I don’t quite remember what time I saw the following stat floating around, but I’d say it was about 11pm (Arizona time): “Only 4.7% of African-Americans voted in the election.” Sure enough, checking Twitter’s trending topics, “African-Americans” (or some variation) was near the top.

Many of the tweets repeating the stat would also go on to admonish “… but 100% of y’all gonna be in the clubs this weekend” and claim that, in contrast, 94.7% of African-Americans had checked out WSHH.

All of those ridiculous claims aside, the stat seemed funky to me. If there were still some ballots being counted across the state and the nation, how could anyone solidly assert that only 4.7% of African-Americans had shown up at the polls. Also, none of the tweets contained any links to a credible source for that stat.

So, I did a little searching this morning (using Google’s excellent Updates Search, which pulls from Twitter a lot more helpfully than Twitter’s own search currently can) and found this timeline of the 4.7% stat blowing up:

The original 4.7% of African-Americans blows up.

Here’s a link to the Google search that yielded the image above:

Here’s the first tweet, from Andre X. Douglas (@DRE_XD) of Wisconsin pointing out that 4.7% African-American voter turnout stat at about 8pm (10pm in Wisconsin) last night:

And here are Douglas’s follow up tweets, each within an hour of the initial 4.7% stat tweet:

So, the stat was originally quoted from someone’s status update (on Facebook, presumably) that was quoting early reporting from USA Today (a quick Google search couldn’t turn it up) and, if true, only applied to the turnout of African-American voters in a single district, Wisconsin’s District 1. Through all of the retweets and editing from others, it was extracted that only 4.7% of African-Americans voters nationwide.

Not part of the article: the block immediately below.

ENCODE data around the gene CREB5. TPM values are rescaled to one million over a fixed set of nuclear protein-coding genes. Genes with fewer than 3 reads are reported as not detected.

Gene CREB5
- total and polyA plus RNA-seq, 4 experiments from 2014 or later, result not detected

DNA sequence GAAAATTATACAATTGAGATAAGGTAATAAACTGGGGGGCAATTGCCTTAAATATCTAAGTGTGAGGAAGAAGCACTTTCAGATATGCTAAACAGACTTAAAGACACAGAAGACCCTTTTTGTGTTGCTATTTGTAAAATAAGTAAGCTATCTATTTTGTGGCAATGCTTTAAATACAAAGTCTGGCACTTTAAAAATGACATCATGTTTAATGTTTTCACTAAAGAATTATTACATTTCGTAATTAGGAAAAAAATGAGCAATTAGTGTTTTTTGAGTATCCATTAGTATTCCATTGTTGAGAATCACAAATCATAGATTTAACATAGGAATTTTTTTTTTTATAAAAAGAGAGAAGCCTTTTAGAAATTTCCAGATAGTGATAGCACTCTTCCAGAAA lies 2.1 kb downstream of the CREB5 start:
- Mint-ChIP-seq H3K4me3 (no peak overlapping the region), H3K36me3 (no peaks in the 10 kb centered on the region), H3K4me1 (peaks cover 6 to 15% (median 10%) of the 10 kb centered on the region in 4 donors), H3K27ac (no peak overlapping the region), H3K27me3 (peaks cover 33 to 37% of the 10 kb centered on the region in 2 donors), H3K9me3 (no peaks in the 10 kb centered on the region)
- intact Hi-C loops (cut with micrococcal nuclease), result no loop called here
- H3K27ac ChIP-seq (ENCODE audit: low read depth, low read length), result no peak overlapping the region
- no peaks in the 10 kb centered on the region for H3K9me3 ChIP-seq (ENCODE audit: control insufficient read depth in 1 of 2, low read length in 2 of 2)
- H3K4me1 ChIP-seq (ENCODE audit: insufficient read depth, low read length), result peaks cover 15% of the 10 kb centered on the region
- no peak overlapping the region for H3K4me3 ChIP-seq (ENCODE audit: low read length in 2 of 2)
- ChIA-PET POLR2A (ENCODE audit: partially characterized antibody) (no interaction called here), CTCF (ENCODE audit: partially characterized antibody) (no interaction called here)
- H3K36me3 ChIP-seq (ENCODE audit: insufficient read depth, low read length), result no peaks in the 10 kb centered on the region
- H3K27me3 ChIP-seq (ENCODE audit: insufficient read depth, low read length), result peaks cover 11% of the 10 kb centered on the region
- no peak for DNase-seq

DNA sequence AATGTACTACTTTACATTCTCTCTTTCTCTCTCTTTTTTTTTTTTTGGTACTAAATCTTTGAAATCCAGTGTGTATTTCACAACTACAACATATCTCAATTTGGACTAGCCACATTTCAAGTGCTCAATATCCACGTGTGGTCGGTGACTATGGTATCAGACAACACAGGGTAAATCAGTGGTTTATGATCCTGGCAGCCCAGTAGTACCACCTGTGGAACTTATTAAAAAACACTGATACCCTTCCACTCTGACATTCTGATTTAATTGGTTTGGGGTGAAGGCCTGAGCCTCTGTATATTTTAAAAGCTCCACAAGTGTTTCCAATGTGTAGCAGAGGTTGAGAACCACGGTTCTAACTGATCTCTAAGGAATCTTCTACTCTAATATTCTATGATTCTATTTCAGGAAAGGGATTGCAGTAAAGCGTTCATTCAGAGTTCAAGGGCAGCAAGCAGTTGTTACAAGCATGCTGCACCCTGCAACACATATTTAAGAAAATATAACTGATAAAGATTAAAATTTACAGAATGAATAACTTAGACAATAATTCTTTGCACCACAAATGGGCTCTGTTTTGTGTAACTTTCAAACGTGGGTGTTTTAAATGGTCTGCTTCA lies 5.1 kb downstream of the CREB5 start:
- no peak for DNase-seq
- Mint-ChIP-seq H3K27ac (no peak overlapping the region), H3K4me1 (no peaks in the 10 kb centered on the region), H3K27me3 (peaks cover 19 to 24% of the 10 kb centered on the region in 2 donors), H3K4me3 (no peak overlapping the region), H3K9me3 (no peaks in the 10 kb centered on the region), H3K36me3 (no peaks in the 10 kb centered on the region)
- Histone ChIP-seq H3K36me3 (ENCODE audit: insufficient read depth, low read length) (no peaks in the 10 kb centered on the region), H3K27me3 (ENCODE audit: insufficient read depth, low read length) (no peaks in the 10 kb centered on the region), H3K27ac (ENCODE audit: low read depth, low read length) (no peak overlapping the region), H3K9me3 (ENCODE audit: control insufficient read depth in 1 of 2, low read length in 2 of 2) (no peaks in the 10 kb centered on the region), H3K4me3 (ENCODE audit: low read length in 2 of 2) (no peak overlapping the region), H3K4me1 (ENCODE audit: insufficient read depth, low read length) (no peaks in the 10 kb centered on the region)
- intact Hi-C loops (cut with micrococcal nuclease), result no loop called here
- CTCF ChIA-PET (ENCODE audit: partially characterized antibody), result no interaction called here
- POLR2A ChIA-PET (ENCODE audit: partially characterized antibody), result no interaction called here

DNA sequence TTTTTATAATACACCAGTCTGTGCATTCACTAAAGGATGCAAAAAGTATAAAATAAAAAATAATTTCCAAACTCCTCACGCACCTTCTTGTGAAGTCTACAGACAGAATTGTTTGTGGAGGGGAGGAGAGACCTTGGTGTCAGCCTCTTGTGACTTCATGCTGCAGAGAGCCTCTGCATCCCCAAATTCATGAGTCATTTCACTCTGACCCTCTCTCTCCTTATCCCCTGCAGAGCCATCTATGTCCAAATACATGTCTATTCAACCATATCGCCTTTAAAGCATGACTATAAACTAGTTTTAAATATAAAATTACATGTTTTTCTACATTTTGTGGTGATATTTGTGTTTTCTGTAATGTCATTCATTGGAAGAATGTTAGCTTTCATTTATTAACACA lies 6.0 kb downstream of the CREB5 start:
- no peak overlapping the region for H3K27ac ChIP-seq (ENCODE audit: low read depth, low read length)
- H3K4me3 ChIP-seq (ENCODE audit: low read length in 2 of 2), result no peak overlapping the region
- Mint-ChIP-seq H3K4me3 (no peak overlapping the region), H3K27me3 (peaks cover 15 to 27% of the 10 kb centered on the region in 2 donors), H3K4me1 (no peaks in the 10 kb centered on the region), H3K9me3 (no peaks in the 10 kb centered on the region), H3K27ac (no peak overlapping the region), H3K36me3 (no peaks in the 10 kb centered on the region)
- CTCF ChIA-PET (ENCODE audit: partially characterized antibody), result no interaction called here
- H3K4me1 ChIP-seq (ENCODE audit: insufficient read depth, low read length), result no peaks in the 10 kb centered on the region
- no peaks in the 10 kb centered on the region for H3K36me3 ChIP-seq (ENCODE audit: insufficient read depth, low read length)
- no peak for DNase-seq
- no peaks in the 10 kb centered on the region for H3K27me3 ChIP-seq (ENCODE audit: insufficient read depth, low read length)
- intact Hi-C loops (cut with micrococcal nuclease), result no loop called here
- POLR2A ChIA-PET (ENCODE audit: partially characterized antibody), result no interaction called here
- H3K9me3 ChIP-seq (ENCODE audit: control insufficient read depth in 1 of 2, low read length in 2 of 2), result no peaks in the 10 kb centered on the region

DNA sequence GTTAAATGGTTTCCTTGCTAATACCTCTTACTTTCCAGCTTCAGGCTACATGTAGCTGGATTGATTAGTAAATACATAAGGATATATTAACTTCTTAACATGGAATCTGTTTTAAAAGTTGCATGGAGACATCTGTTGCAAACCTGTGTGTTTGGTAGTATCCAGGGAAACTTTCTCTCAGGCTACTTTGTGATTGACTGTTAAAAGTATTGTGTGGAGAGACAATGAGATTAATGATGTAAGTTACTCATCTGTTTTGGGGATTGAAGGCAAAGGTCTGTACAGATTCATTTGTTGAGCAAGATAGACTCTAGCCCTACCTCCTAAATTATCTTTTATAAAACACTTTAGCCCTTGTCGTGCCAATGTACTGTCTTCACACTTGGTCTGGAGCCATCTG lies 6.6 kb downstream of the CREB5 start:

I don’t think anyone can really blame Andre X. Douglas. He was expressing his own dismay at the stat and clarified it within his own Twitter timeline.

It’s just a good reminder of what an insane game of telephone the internet (not just Twitter or social media) can be.


I decided to check out the still hot, if no longer trending, topic of “4.7% of African-Americans” on Twitter and stumbled upon a good read by Anna John (@DCntrc) of WAMU, American University radio in Washington D.C.:

John quotes the Washington Post as asserting that 10% of voter turnout was made up of African-Americans.

Saheli Datta (@sahelidatta) wisely notes in the comments that African-Americans making up 10% of total voter turnout last night across the nation actually translates to about 32-33% of registered African-American voters and around 25% of all African-Americans.


Making up 10% of the voting electorate can’t meant that only 10% of registered African Americans voted. ~ 90 odd million people, so 10% of that is approximately 9 million voting African Americans. Voter participation in this midterm election was supposed to be 42%, so if 90 million = 42%, the total eligible voter pool was 214 million, and 13% of that means there are probably 27 – 28 million registered African Americans. 9 million out of 27 million is much closer to 32- 33% participation rate, not a measly 4.7%. That’s pretty comparable to the general rate of 42%, and I wouldn’t be surprised if the discrepancy is due to being disproportionately burdened by the factors that depress voting for the less than wealthy. It’s a working day, not a holiday, there’s no childcare, and polls are often hard to get to–all things we should fix. ( I got my statistics on the voting numbers from this AP article by Matthew Daly.).

According to Wikipedia In 2000 there were 36 million African Americans in the united states, so assuming growth was steady, there are about 40 million *now*. Many of those people are under the age of 18, so they can’t vote, so that means over all participation was AT LEAST 25%. That strikes me as pretty respectable–especially when you consider wide spread evidence that African Americans have been disproportionately and unfairly disenfranchised b/c of the discrepancy in felony status laws regarding the use of crack vs. the use of cocaine, not to mention other less clearcut kinds of unfairness in the criminal justice system.

In the above analysis of the over all participation rate (i.e. voters/eligible voters, not voters/*registered* voters) I’m assuming all African-Americans the census counts as such are citizens, which might be a more reasonable assumption than for any other ethnic group except I don’t think the census differentiates between century+ African-Americans and more recent immigrants. So the over all participation rate in the ‘indigenous’ African-American community might be much higher than 25%.